Although I'm sure the feeling is reciprocal. It must be hard putting on the same act 16 times a day for an entire month, complaining over and over to a new student how suddenly this morning they started having abdominal pain ... or how their poop has been discolored for awhile.

Tuesday, June 06, 2006

Latest Grand Rounds

Grand Rounds is up at the Medical Blog Network. The page is a little busy up top, but scroll down a little for the individual entries.

First Day in the CCU

Welcome to hell.

Today was the first day of my cardiology rotation, based entirely out of the cardiac care unit, which is an ICU only for heart patients. Patients with the most urgent or serious heart diseases come here and stay until they're stable enough to be transferred to the regular cardiology floor ... or until they die. (Or so I hear, that is; I have yet to witness a patient dying anywhere.)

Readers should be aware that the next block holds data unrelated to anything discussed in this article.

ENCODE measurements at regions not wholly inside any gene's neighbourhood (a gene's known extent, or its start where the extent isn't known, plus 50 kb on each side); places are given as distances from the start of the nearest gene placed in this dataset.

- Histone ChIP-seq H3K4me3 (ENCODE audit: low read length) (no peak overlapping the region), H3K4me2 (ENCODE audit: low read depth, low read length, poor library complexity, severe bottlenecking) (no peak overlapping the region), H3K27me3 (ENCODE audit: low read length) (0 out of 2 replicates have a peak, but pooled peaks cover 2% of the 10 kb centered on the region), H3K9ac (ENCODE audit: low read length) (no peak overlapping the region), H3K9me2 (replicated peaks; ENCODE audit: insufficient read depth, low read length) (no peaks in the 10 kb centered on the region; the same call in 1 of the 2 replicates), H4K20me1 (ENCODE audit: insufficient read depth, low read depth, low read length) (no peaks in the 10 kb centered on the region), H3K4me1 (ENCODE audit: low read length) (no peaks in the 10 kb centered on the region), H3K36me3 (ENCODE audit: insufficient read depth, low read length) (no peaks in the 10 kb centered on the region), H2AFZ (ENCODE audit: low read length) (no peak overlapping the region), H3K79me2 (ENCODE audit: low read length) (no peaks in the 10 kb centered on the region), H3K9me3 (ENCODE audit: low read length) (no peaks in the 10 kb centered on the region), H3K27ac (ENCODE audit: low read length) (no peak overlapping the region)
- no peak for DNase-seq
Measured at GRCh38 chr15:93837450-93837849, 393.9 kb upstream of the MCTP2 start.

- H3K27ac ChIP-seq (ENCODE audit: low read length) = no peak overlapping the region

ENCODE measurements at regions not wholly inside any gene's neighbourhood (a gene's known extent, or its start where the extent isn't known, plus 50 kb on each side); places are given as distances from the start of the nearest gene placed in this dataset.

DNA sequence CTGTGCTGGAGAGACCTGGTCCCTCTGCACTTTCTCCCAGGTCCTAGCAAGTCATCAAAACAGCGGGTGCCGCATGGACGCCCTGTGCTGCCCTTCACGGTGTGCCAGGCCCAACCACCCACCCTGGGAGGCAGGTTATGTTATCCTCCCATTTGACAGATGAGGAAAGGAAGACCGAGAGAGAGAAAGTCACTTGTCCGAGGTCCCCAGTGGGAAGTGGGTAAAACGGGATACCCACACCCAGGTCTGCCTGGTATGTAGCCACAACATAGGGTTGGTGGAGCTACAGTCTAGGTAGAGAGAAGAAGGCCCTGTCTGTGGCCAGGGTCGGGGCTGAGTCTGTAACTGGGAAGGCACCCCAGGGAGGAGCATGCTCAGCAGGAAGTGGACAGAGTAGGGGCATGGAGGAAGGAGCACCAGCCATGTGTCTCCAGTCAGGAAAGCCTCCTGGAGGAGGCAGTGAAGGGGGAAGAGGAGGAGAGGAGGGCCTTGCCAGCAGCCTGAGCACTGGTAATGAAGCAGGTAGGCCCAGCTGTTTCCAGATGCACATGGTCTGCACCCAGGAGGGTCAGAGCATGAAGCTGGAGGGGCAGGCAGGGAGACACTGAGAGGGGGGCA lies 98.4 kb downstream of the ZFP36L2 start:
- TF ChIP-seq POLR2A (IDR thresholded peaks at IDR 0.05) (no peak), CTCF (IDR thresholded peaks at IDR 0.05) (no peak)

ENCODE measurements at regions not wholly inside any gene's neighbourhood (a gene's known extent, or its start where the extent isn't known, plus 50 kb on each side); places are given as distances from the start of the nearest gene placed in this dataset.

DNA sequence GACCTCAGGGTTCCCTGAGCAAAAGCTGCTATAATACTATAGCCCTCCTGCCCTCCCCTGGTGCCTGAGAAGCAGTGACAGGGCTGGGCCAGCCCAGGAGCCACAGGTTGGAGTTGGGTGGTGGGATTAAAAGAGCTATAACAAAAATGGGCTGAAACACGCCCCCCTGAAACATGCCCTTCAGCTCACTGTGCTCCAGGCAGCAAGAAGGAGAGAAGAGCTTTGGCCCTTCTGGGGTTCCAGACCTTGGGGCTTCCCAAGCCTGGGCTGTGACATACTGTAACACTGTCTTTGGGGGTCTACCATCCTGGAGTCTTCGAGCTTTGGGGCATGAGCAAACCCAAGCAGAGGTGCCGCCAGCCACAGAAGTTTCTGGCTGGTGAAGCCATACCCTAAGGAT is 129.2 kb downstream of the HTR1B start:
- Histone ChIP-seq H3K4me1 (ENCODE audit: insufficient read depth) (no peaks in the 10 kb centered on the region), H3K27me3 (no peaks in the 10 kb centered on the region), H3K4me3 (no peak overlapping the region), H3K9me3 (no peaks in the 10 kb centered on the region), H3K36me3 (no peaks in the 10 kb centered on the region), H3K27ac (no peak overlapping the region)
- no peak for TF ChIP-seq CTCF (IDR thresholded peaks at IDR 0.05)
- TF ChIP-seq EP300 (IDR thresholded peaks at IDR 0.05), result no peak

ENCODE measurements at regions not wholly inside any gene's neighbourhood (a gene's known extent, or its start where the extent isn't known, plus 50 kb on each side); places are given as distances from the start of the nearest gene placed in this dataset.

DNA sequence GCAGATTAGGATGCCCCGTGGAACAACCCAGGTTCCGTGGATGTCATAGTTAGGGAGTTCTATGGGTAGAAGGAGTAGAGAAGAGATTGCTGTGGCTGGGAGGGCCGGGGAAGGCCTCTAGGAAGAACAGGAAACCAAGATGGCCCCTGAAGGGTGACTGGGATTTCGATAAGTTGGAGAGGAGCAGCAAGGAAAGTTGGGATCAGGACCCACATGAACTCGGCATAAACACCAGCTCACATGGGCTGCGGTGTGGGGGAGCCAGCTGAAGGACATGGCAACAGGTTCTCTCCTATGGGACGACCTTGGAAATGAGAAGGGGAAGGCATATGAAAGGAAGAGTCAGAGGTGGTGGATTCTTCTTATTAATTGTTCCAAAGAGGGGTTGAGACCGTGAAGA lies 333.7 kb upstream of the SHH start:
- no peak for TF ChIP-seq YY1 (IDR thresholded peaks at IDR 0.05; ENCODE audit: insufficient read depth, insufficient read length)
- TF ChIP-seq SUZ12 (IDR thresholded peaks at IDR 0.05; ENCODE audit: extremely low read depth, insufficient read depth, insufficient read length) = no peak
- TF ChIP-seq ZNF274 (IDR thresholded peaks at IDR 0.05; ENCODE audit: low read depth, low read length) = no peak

I was also on call today and thus had to stick around until I admitted at least one patient. Used to long and uneventful hours of waiting while on call during other rotations, I was not looking forward to today's call. Lucky for me -- but not so much for our patients -- the events of the day were far from boring.

The first patient to usher in the day was my patient, a very young man with an acute MI -- heart attack. Not only had he just suffered a heart attack, but it was the second heart attack of his life. All my years of reading about nitrates and morphine and beta-blockers and interventional procedures were being put into play in front of me, and in overdrive. And this was for our most stable patient, too.